5. The murder of Jody Loomis
Jody Loomis, 20, absolutely loved horses. August 23rd, 1972, she was on her bike, riding to the stables where her horse stayed. She was found later that day, barely alive, lying on a path. Jody had been sexually assaulted and had been shot in the head. She was rushed to hospital, but unfortunately died on the way there. Her case soon went cold, until DNA samples found on her body were sent to a lab for testing. A partial profile was constructed from a semen stain on Jody’s boot. The partial profile was sent in to DNA databases, where it matched with relatives of the contributor of the original sample. A genealogist built a family tree, identifying Terrence Miller as the likely perpetrator. A coffee cup – discarded by Miller- was used to confirm the match. Terrence Miller was charged with the murder and rape of Jody Miller, but committed suicide before the trial could start.
6. The Grim Sleeper
An orange Ford Pinto pulled up to Enietra Washington as she walked along the road in Los Angeles. A man stepped out of the car and offered Washington a ride. She felt sorry for him and accepted. She later recalled: ‘He seemed nice enough’. He drove off in the opposite direction, telling her he needed to pick up something. When she turned toward him, he shot her in the chest. While struggling to remain conscious the man sexually assaulted Enietra. She woke to flashing lights and realized he was taking photos of her. The man pushed her out of his car, thinking she was dead. She dragged herself to a nearby friend’s home, who called an ambulance.
In the 1980’s 7 young black women were killed in a similar manner, strangled or shot by a .25 caliber handgun – or both. The LAPD realized in 2008 (!) that ballistics and DNA linked these 7 murders to other murders of young black women in 2002, 2003 and 2007. This killer was dubbed the Grim Sleeper by the L.A. Times, due to a hiatus in the killings from 1988 to 2002.
Police ran the DNA found in these murders multiple times, but in 2010 a match came up. This DNA – in the database after an arrest for firearm and drug offenses – was so closely linked to that of the perpetrator that it must be his son… His father was Lonnie Franklin Jr, who lived right in the middle of the area where all the victims had been left. A police officer acting as a waiter in a restaurant collected Franklin’s half eaten pizza crust. Franklin’s DNA was a match to that of the killer.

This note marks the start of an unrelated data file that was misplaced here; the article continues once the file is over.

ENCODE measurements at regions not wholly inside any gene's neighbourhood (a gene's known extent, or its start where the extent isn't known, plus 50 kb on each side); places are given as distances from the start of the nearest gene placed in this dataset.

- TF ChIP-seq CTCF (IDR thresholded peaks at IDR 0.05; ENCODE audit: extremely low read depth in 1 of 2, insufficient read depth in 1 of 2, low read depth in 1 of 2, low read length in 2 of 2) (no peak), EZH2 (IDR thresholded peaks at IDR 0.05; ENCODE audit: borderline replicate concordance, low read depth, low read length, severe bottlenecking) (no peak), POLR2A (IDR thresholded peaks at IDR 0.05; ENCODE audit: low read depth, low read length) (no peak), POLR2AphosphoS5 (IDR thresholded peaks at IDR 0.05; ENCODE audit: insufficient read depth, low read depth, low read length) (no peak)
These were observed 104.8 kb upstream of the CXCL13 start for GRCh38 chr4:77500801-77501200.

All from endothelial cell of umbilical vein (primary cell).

Enietra Washington faced Lonnie Franklin Jr. (63) in court and pointed at him saying: ‘ That’s the person who shot me. I am 100% certain it’s him’. Lonnie Franklin Jr. was found guilty of the murders of 9 women and one teenage girl; Debra Jackson, Henrietta Wright, Mary Lowe, Bernita Sparks, Barbara Ware, Lachrica Jefferson, Monique Alexander, Princess Berthomieux, Valerie McCorvey and Janecia Peters. He was sentenced to death.
Police suggest that Lonnie Franklin Jr could be responsible for the murder of up to 25 women, as they found more than a 1000 photos of women (some unconscious and bloodied) during the search of Franklin’s house. A lot of these women remain unidentified. Franklin will never tell investigators anything again, since he was found dead in his prison cell on March 28, 2020.
7. The murders of Susan Tice and Erin Gilmour
Susan Tice, 45, was a single mother of 4 children and worked as a social worker in Toronto, Canada. August 17th 1983, she was supposed to attend a family party, but her family got worried when she did not arrive and she could not be reached by phone. Her brother-in-law went to her home and discovered Susan dead in her bed. She had been sexually assaulted and stabbed.
Four months later, December 1983, Erin Gilmour (22) was found dead in her apartment in Yorkville, Canada. Erin was working to become a fashion designer. She had been sexually assaulted and also stabbed.
In 2007, police investigators learned that DNA found at both crime scenes linked the cases and the women had been murdered by the same killer. In 2019, a DNA profile was constructed to use in forensic genetic genealogy. After an investigation spanning 39 years, finally a match was found, leading to the identification of Joseph George Sutherland, then 61 years old. He was charged with the first degree murder of Susan and Erin. Sutherland has not been convicted yet.
8. The murder of Marise Chiverella
Marise Ann Chiverella was a 9-year old girl living in Hazleton, Pennsylvania. Her siblings later said she was a quiet, sweet girl, who wanted to become a nun. Marise left her house in the morning of March 18th, 1964, to walk to school to give her teacher some canned goods. Later that day, a 16 year old and his uncle – giving his nephew driving lessons – drove multiple times by a coal mining pit, where they thought they saw a large doll. Upon further inspection, they saw this was in fact not a doll, but the body of Marise.
Marise had been sexually assaulted and strangled, and left in the pit with her bag. Her wrists and ankles had been bound by her shoelaces. There were no solid leads, so the case went cold. Until 2007, that is. The state’s DNA lab was able to get a DNA profile from a semen stain on Marise’s jacket. In 2019, the sample was uploaded into the GEDmatch database and a very distant relative was identified. Then, help came from an unlikely source. Then 18-year old college student and genealogist Eric Schubert volunteered his help to construct a family tree. He had already helped other police departments with their cold cases. Eric identified closer relatives, who were approached to supply their DNA to help to narrow the options down. Eventually only one option remained: James Paul Forte. His DNA later matched the DNA taken from the stain on Marise’s jacket.
Forte, 22 at the time of the murder, was a bartender from the Hazleton area. He lived close to Marise at the time of her murder. After Marise’s murder, Forte had been arrested in 1974 for involuntary deviate sexual intercourse and sexual assault. Forte had pled guilty and had served 1 year probation. He died in 1980 from a heart attack at the age of 38, so he was never convicted for the murder of Marise. Marise’s sister Carmen Marie Radtke said to CNN when the identity of Forte became known: ‘Our family now knows the identity of her murderer. Justice has been served today.’
What are your thoughts on using DNA and genetic genealogy to solve cold cases? Tell us in the comments!